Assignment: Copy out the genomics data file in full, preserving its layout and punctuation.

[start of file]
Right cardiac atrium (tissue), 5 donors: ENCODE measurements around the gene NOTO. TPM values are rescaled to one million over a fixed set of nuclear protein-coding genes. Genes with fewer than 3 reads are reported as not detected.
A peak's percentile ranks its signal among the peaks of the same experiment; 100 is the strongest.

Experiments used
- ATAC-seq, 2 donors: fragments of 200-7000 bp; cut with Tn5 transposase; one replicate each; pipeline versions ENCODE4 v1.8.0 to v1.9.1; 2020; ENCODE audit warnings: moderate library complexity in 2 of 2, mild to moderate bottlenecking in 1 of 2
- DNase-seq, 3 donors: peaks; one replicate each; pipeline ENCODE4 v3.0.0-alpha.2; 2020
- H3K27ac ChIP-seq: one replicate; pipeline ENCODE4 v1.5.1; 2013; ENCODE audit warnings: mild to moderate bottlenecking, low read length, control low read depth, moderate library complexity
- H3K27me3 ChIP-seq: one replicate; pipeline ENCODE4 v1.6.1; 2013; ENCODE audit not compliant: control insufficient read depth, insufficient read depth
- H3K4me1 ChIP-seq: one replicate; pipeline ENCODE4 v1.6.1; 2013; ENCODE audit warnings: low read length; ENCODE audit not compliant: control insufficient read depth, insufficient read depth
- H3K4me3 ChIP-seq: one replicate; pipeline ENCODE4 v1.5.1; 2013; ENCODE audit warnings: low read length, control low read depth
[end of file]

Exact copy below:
Right cardiac atrium (tissue), 5 donors: ENCODE measurements around the gene NOTO. TPM values are rescaled to one million over a fixed set of nuclear protein-coding genes. Genes with fewer than 3 reads are reported as not detected.
A peak's percentile ranks its signal among the peaks of the same experiment; 100 is the strongest.

Experiments used
- ATAC-seq, 2 donors: fragments of 200-7000 bp; cut with Tn5 transposase; one replicate each; pipeline versions ENCODE4 v1.8.0 to v1.9.1; 2020; ENCODE audit warnings: moderate library complexity in 2 of 2, mild to moderate bottlenecking in 1 of 2
- DNase-seq, 3 donors: peaks; one replicate each; pipeline ENCODE4 v3.0.0-alpha.2; 2020
- H3K27ac ChIP-seq: one replicate; pipeline ENCODE4 v1.5.1; 2013; ENCODE audit warnings: mild to moderate bottlenecking, low read length, control low read depth, moderate library complexity
- H3K27me3 ChIP-seq: one replicate; pipeline ENCODE4 v1.6.1; 2013; ENCODE audit not compliant: control insufficient read depth, insufficient read depth
- H3K4me1 ChIP-seq: one replicate; pipeline ENCODE4 v1.6.1; 2013; ENCODE audit warnings: low read length; ENCODE audit not compliant: control insufficient read depth, insufficient read depth
- H3K4me3 ChIP-seq: one replicate; pipeline ENCODE4 v1.5.1; 2013; ENCODE audit warnings: low read length, control low read depth